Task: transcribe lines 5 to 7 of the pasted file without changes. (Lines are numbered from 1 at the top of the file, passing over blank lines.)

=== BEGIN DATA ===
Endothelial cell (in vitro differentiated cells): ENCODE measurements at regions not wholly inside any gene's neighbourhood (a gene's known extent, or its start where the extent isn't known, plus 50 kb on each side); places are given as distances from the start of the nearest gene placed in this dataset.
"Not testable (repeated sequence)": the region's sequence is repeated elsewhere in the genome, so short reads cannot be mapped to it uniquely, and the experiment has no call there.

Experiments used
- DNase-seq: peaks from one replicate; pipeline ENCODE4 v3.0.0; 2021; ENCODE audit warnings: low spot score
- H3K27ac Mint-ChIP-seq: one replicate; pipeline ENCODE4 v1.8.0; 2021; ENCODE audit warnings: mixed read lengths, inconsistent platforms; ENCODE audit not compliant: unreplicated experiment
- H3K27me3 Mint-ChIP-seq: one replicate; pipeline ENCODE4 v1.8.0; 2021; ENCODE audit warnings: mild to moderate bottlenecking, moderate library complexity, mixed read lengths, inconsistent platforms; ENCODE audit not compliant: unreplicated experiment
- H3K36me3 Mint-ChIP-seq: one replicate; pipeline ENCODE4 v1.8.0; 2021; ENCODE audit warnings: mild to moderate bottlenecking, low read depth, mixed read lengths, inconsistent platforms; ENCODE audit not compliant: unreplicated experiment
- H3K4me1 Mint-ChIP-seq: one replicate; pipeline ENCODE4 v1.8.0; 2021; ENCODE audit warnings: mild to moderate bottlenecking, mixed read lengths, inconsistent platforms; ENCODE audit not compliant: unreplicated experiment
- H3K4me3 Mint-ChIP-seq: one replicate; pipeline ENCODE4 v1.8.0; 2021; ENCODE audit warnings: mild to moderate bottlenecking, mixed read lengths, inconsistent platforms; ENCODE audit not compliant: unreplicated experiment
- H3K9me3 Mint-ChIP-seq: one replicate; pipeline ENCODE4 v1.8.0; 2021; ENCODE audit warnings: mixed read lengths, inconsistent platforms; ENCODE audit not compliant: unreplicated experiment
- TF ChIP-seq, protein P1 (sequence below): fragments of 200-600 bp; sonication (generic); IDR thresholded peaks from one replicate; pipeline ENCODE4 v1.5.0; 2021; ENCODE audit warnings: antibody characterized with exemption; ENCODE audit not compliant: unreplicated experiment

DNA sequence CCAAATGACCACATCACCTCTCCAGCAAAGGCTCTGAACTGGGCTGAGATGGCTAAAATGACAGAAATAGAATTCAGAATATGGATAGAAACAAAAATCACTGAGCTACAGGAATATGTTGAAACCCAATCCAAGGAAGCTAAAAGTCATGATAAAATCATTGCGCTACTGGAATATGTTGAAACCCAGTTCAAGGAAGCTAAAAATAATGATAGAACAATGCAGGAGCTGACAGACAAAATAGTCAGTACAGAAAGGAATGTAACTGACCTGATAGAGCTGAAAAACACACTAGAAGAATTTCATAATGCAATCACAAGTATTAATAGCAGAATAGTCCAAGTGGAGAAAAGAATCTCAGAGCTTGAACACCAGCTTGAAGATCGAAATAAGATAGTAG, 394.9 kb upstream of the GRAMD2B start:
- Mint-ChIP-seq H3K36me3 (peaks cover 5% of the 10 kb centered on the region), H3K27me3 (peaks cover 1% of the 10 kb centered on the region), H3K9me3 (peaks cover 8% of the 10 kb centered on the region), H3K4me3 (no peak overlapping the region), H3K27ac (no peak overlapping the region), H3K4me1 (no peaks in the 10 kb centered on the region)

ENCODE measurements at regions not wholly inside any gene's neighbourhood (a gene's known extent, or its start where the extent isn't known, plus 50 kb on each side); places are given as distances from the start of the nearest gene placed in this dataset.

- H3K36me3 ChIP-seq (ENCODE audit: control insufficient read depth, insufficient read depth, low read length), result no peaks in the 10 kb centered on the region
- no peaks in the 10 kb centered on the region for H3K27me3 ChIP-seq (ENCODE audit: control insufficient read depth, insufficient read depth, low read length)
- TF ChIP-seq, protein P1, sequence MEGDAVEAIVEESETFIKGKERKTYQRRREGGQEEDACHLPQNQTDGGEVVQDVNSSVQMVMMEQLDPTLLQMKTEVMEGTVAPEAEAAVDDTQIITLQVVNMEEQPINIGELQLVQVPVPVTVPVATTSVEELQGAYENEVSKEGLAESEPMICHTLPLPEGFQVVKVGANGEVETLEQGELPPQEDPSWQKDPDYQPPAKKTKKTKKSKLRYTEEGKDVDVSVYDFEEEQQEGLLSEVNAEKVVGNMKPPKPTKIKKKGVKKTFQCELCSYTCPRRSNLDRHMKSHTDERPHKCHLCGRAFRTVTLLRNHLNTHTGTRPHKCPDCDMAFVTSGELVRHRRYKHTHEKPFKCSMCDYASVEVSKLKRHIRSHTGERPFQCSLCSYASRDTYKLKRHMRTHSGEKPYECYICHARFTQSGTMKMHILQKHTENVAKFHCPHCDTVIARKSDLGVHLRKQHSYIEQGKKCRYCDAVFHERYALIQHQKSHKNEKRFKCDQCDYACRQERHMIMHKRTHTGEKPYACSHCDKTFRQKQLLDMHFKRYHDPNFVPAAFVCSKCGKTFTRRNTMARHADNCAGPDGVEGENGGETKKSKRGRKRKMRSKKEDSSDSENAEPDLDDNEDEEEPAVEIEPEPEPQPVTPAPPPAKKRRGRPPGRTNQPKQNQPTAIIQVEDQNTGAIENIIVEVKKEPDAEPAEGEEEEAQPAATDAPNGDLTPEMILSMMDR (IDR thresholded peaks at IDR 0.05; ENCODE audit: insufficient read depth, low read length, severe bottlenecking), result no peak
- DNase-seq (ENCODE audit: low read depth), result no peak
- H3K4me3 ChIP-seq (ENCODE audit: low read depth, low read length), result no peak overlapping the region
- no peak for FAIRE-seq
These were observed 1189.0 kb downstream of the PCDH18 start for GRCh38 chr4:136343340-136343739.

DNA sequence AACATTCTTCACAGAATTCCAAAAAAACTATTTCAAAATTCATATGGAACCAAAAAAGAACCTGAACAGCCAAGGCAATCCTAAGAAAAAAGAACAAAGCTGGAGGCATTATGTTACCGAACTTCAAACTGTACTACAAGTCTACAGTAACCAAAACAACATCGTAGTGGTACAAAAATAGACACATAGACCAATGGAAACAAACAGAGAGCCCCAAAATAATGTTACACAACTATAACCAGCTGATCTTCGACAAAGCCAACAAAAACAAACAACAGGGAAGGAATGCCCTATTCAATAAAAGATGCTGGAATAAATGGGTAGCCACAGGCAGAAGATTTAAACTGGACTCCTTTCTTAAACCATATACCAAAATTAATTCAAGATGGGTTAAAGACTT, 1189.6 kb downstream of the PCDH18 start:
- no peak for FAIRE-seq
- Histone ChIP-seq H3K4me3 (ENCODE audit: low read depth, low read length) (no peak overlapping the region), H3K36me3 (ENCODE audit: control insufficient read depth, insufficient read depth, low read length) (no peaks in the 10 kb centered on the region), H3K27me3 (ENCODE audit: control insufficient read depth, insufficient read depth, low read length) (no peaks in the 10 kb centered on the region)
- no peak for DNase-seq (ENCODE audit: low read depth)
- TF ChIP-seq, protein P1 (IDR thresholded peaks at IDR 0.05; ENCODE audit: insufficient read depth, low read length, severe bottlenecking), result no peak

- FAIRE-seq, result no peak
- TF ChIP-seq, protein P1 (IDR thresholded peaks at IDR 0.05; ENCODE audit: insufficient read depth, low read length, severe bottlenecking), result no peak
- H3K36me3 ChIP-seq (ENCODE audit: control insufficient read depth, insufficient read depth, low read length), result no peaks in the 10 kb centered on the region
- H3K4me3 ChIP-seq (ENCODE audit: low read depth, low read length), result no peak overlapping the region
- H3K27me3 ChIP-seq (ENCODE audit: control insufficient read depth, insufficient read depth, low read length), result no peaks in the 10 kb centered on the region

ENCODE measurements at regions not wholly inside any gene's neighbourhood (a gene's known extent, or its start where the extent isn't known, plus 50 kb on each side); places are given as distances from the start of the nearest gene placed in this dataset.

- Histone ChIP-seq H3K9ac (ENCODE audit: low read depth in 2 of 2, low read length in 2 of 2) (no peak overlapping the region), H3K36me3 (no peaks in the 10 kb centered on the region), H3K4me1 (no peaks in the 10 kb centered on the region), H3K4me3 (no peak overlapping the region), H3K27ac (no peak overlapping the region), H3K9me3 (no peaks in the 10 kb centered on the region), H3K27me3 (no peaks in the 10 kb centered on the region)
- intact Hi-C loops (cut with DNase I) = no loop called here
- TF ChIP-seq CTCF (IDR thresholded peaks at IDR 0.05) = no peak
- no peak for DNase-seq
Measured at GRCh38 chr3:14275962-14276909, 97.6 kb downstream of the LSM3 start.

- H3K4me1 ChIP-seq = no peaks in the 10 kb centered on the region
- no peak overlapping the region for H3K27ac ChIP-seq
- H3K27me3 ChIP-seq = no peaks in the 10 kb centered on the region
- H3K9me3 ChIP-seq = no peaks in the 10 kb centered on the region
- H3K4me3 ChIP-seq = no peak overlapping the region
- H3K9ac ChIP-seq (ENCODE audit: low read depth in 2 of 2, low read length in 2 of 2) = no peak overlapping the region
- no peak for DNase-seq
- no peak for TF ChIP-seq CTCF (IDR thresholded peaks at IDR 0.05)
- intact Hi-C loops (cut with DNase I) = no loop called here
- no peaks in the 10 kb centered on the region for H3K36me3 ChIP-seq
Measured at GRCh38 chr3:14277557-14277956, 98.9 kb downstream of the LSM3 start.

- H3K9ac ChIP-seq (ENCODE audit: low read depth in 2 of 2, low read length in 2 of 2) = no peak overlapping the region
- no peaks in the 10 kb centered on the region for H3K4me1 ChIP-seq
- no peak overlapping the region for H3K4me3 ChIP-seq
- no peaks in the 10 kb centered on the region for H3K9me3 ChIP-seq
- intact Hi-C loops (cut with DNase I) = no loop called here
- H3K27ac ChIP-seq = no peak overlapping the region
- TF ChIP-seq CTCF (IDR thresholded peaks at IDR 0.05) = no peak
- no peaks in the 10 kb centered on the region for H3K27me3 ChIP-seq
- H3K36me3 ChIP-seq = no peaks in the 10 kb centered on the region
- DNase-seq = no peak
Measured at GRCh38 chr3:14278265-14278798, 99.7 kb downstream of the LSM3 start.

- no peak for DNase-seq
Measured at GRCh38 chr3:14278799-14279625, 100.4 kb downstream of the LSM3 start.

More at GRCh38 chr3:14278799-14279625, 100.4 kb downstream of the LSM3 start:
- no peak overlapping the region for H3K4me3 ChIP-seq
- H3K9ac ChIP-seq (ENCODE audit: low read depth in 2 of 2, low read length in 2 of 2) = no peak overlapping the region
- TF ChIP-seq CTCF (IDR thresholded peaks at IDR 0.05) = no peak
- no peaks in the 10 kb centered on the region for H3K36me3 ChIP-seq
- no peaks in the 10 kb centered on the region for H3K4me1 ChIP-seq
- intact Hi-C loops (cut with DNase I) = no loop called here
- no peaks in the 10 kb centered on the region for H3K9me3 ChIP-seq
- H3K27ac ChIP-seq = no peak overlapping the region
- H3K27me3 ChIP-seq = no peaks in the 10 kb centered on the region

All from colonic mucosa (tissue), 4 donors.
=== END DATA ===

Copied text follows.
- H3K27ac Mint-ChIP-seq: one replicate; pipeline ENCODE4 v1.8.0; 2021; ENCODE audit warnings: mixed read lengths, inconsistent platforms; ENCODE audit not compliant: unreplicated experiment
- H3K27me3 Mint-ChIP-seq: one replicate; pipeline ENCODE4 v1.8.0; 2021; ENCODE audit warnings: mild to moderate bottlenecking, moderate library complexity, mixed read lengths, inconsistent platforms; ENCODE audit not compliant: unreplicated experiment
- H3K36me3 Mint-ChIP-seq: one replicate; pipeline ENCODE4 v1.8.0; 2021; ENCODE audit warnings: mild to moderate bottlenecking, low read depth, mixed read lengths, inconsistent platforms; ENCODE audit not compliant: unreplicated experiment